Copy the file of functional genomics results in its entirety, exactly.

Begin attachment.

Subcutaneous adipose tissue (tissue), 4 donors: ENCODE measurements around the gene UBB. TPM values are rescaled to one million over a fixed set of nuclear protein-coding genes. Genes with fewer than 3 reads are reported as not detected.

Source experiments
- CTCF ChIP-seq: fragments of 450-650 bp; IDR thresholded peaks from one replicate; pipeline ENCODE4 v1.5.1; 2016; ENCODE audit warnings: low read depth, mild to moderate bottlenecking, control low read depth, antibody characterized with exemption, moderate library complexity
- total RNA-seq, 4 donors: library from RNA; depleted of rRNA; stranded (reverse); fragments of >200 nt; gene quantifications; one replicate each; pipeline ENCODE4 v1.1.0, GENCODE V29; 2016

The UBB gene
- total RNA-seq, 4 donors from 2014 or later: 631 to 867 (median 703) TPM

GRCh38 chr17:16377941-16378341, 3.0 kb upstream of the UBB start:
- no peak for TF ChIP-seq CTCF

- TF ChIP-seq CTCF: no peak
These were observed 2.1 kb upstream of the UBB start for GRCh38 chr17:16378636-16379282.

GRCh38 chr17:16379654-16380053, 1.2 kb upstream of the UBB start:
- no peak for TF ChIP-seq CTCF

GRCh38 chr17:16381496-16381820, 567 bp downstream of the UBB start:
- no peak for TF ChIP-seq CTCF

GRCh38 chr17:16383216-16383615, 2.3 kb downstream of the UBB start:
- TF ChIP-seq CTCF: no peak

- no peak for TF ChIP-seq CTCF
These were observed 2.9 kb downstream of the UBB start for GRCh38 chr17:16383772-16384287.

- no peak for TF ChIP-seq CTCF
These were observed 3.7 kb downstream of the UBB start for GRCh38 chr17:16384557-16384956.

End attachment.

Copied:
Subcutaneous adipose tissue (tissue), 4 donors: ENCODE measurements around the gene UBB. TPM values are rescaled to one million over a fixed set of nuclear protein-coding genes. Genes with fewer than 3 reads are reported as not detected.

Source experiments
- CTCF ChIP-seq: fragments of 450-650 bp; IDR thresholded peaks from one replicate; pipeline ENCODE4 v1.5.1; 2016; ENCODE audit warnings: low read depth, mild to moderate bottlenecking, control low read depth, antibody characterized with exemption, moderate library complexity
- total RNA-seq, 4 donors: library from RNA; depleted of rRNA; stranded (reverse); fragments of >200 nt; gene quantifications; one replicate each; pipeline ENCODE4 v1.1.0, GENCODE V29; 2016

The UBB gene
- total RNA-seq, 4 donors from 2014 or later: 631 to 867 (median 703) TPM

GRCh38 chr17:16377941-16378341, 3.0 kb upstream of the UBB start:
- no peak for TF ChIP-seq CTCF

- TF ChIP-seq CTCF: no peak
These were observed 2.1 kb upstream of the UBB start for GRCh38 chr17:16378636-16379282.

GRCh38 chr17:16379654-16380053, 1.2 kb upstream of the UBB start:
- no peak for TF ChIP-seq CTCF

GRCh38 chr17:16381496-16381820, 567 bp downstream of the UBB start:
- no peak for TF ChIP-seq CTCF

GRCh38 chr17:16383216-16383615, 2.3 kb downstream of the UBB start:
- TF ChIP-seq CTCF: no peak

- no peak for TF ChIP-seq CTCF
These were observed 2.9 kb downstream of the UBB start for GRCh38 chr17:16383772-16384287.

- no peak for TF ChIP-seq CTCF
These were observed 3.7 kb downstream of the UBB start for GRCh38 chr17:16384557-16384956.